Dissertation Index

Author: Naxer, Meghan

Title: Malleable Mindsets: Rethinking Instructional Design in Undergraduate Music Theory

Institution: University of Oregon

Begun: September 2011

Completed: June 2016


This dissertation explores why undergraduate music theory students may not be motivated in their classes and how we can begin to improve music theory pedagogy by addressing the negative preconceptions surrounding the subject and changing student motivation. I will investigate student motivation in the core curriculum of music theory by studying students’ self-theories (that is, the mindsets that they bring to the study of the subject, which dictate whether they view a construct like intelligence or ability as being either malleable or fixed) and detailing how an instructional design specific to music theory may influence that self-theory. By drawing upon research in fields outside of music theory, such as psychology, mathematics, and video game design, I will show how our classrooms can be more motivating and engaging through the adoption of an instructional design that ultimately helps our students develop a stronger ability in music theory.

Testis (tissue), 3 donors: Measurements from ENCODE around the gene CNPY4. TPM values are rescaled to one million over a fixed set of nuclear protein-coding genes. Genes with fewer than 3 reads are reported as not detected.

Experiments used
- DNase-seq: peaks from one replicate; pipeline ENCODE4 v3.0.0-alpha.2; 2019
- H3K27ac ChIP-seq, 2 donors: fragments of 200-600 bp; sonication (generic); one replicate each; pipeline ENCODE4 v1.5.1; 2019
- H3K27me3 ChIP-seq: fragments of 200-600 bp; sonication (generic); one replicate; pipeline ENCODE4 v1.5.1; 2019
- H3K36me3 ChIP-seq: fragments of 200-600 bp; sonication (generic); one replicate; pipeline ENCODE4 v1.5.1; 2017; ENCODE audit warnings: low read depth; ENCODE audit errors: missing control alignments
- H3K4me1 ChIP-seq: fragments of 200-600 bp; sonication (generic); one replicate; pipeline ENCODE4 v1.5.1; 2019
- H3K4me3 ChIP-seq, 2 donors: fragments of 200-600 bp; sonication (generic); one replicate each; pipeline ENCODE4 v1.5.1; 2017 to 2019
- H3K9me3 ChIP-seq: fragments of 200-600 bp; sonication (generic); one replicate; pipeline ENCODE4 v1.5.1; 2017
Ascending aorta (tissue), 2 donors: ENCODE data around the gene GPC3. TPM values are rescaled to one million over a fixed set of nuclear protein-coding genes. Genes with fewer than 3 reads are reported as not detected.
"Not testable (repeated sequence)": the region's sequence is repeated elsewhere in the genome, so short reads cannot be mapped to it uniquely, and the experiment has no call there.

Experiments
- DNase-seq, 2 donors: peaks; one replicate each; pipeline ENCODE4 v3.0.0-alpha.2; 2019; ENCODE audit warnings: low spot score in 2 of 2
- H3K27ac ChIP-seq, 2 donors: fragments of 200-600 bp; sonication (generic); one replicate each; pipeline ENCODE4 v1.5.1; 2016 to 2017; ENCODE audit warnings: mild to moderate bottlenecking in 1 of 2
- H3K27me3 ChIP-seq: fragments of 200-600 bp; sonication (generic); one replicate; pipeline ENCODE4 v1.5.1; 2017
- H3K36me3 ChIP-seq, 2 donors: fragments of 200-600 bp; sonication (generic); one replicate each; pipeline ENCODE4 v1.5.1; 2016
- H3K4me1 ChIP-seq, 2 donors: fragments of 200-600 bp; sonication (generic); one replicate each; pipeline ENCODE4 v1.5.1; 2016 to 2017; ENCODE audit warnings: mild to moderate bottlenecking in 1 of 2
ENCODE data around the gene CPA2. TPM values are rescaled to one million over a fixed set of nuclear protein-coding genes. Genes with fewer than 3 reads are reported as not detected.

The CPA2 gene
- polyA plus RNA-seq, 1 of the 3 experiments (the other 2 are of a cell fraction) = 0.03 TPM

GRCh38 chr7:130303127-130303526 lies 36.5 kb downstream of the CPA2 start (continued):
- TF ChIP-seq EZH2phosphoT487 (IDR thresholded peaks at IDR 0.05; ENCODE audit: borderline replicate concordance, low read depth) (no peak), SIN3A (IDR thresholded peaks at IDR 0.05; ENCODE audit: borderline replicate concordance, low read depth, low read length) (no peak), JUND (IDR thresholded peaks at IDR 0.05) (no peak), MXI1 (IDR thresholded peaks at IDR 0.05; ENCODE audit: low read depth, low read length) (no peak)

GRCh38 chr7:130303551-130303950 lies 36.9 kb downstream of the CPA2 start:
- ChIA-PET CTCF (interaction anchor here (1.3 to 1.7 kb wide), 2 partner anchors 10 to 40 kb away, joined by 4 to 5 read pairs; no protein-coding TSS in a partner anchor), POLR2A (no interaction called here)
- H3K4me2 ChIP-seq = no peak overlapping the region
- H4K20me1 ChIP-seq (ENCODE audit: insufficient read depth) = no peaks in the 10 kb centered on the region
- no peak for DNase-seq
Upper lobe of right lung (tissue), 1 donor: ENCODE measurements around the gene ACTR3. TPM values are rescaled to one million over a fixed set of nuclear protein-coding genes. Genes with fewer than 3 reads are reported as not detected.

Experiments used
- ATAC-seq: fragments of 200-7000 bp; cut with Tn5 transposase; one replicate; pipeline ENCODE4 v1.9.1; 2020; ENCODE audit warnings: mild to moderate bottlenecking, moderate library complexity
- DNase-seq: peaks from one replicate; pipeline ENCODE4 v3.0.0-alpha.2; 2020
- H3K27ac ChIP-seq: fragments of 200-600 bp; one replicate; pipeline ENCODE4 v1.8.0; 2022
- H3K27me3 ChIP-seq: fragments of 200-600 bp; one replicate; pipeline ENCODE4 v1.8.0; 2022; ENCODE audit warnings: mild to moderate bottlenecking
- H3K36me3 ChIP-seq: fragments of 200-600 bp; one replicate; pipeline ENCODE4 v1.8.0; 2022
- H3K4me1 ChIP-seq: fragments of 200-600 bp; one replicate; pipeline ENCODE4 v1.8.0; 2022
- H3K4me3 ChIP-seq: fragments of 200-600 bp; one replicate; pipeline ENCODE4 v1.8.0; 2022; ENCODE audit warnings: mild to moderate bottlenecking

I theorize that a model for improving student motivation begins with the Instructional Design for Incremental Self-Theory Adoption (IDISTA). This model introduces a new way of designing a course through different levels of focus based on a student-centered approach to teaching. By using IDISTA, teachers can design their courses in a way that encourages students to adopt a more malleable mindset as they pursue their studies in music theory. Based on my theoretical model of motivation, I propose that students will adopt a more malleable mindset that will lead to a change in motivation, and also to an increase in their music theory ability.

These robust models provide an important and significant contribution to the field of music theory pedagogy by transforming the way instructors design and conceptualize their curricula. Most importantly, these models and their application in music theory pedagogy will improve the learning environment for our students and help them gain a new fluency in understanding music.

Keywords: pedagogy, curriculum design, mindset, psychology


I. Introduction
II. Literature Review
III. A Theoretical Model of Motivation for Music Theory
IV. IDISTA Model Applications
V. Conclusion and Future Research


Meghan Naxer, mnaxer@kent.edu

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